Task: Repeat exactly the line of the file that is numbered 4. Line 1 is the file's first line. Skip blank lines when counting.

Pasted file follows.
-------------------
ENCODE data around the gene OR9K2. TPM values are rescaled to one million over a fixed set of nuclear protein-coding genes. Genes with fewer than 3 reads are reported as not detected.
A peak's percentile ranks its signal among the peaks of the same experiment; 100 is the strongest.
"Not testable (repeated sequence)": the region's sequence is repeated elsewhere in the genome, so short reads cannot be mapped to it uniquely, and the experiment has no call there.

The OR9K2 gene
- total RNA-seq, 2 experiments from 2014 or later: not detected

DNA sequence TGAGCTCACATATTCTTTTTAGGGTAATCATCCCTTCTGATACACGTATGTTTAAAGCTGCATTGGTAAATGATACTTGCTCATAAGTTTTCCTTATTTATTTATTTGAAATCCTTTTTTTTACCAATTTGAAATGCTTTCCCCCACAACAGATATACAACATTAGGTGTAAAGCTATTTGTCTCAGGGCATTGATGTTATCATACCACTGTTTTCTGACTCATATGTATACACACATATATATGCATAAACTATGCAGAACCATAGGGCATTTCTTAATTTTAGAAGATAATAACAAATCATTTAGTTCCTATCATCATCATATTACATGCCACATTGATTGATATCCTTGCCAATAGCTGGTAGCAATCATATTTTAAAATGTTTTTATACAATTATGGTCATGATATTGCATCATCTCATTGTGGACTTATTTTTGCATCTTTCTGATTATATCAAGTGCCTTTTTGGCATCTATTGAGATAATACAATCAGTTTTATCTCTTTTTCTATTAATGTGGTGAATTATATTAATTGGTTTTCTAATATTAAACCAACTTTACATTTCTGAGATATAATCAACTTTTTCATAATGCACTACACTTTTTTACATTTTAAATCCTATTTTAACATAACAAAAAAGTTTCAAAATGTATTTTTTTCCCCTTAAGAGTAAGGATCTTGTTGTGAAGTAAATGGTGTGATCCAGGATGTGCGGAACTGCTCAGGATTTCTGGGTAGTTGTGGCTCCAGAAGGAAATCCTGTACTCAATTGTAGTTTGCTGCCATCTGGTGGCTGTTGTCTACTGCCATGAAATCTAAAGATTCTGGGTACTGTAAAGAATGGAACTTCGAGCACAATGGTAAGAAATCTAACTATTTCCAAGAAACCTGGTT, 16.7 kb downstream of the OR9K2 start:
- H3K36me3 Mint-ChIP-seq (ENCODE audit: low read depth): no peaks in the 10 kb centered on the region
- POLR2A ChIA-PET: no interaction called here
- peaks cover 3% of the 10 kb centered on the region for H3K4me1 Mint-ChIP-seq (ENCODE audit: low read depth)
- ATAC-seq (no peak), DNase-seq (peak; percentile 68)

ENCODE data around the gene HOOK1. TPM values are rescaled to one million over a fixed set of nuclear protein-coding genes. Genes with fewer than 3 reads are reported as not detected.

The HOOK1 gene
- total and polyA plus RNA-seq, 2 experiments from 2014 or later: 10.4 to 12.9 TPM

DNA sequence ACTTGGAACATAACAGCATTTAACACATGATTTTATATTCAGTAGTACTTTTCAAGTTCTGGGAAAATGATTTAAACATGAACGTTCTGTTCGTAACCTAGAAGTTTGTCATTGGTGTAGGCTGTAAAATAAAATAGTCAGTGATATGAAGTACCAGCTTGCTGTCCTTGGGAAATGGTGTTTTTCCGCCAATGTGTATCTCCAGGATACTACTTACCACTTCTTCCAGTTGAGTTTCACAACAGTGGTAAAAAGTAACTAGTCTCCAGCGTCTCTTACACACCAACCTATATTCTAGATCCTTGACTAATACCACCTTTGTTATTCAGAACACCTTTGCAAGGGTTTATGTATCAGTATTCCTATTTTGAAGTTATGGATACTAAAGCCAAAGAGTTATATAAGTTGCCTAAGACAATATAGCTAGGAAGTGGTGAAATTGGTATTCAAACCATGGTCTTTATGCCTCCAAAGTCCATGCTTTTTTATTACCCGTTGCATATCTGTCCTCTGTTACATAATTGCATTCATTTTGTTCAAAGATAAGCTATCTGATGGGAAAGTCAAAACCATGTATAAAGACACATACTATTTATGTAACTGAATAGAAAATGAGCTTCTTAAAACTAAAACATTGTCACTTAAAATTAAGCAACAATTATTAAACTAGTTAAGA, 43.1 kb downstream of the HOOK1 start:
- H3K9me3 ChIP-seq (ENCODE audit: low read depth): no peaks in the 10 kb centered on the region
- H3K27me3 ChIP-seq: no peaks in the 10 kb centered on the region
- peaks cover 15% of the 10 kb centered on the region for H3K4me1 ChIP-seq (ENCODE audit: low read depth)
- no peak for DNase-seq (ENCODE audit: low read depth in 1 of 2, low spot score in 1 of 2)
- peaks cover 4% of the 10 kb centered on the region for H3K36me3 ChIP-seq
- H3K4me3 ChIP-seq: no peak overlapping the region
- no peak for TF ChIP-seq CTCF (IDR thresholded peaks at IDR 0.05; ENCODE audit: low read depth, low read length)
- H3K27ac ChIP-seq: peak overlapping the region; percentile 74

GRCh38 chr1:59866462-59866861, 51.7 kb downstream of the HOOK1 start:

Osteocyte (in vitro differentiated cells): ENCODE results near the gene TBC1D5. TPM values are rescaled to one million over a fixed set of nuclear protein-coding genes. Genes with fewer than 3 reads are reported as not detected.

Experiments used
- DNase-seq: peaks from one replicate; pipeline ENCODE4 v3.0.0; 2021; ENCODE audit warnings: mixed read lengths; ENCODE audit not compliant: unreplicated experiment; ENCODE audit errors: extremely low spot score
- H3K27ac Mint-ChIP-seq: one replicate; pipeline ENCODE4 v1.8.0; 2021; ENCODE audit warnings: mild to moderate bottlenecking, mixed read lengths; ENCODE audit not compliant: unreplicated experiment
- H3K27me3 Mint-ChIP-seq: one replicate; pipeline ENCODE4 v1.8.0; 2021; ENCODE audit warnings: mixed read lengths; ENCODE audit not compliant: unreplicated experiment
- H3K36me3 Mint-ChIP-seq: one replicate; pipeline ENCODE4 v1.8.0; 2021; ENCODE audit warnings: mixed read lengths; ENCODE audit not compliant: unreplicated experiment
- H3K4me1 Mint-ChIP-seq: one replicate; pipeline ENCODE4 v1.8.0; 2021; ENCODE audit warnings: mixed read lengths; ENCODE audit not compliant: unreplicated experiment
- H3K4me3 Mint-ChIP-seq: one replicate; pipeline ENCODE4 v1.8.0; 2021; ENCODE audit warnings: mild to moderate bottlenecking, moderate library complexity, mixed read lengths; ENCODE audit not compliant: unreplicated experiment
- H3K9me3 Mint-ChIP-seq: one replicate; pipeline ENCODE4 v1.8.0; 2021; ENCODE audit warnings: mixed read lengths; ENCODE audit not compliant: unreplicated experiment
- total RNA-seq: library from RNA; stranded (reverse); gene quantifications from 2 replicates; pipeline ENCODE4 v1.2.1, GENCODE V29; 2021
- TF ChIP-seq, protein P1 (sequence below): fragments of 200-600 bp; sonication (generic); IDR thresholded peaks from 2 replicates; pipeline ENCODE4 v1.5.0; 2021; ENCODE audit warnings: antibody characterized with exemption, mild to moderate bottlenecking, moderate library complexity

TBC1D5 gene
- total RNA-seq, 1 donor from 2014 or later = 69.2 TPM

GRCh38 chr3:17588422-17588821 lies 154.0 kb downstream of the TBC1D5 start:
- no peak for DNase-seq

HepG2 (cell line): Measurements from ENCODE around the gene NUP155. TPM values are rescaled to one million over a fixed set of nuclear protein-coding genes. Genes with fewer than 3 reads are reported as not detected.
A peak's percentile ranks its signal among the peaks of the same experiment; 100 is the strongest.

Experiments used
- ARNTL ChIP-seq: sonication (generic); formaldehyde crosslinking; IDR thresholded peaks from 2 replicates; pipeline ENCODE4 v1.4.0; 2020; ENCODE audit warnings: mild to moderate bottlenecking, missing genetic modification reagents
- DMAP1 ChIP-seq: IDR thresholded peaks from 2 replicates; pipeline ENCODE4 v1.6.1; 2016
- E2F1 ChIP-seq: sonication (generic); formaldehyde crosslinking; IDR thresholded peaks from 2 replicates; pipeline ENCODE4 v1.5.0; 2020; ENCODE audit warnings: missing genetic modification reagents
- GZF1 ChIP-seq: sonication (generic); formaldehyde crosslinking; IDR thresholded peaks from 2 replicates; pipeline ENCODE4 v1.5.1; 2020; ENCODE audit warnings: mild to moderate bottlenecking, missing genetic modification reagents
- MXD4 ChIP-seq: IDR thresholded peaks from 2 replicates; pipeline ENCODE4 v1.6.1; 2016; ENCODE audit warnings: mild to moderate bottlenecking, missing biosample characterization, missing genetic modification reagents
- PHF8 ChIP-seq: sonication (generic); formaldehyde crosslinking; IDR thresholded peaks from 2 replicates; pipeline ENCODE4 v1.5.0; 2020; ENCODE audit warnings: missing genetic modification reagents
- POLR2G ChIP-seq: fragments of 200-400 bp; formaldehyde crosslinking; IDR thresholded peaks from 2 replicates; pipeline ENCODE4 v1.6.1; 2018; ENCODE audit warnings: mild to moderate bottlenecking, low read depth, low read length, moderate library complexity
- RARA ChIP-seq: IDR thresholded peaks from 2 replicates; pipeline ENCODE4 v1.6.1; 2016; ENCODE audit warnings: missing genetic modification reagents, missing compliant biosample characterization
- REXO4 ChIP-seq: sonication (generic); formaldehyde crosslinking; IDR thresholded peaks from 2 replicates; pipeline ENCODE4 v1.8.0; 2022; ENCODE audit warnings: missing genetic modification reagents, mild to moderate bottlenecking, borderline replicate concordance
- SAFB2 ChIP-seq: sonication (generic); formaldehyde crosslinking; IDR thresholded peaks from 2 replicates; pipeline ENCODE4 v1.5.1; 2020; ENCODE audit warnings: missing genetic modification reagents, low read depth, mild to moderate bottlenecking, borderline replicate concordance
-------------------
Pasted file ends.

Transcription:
The OR9K2 gene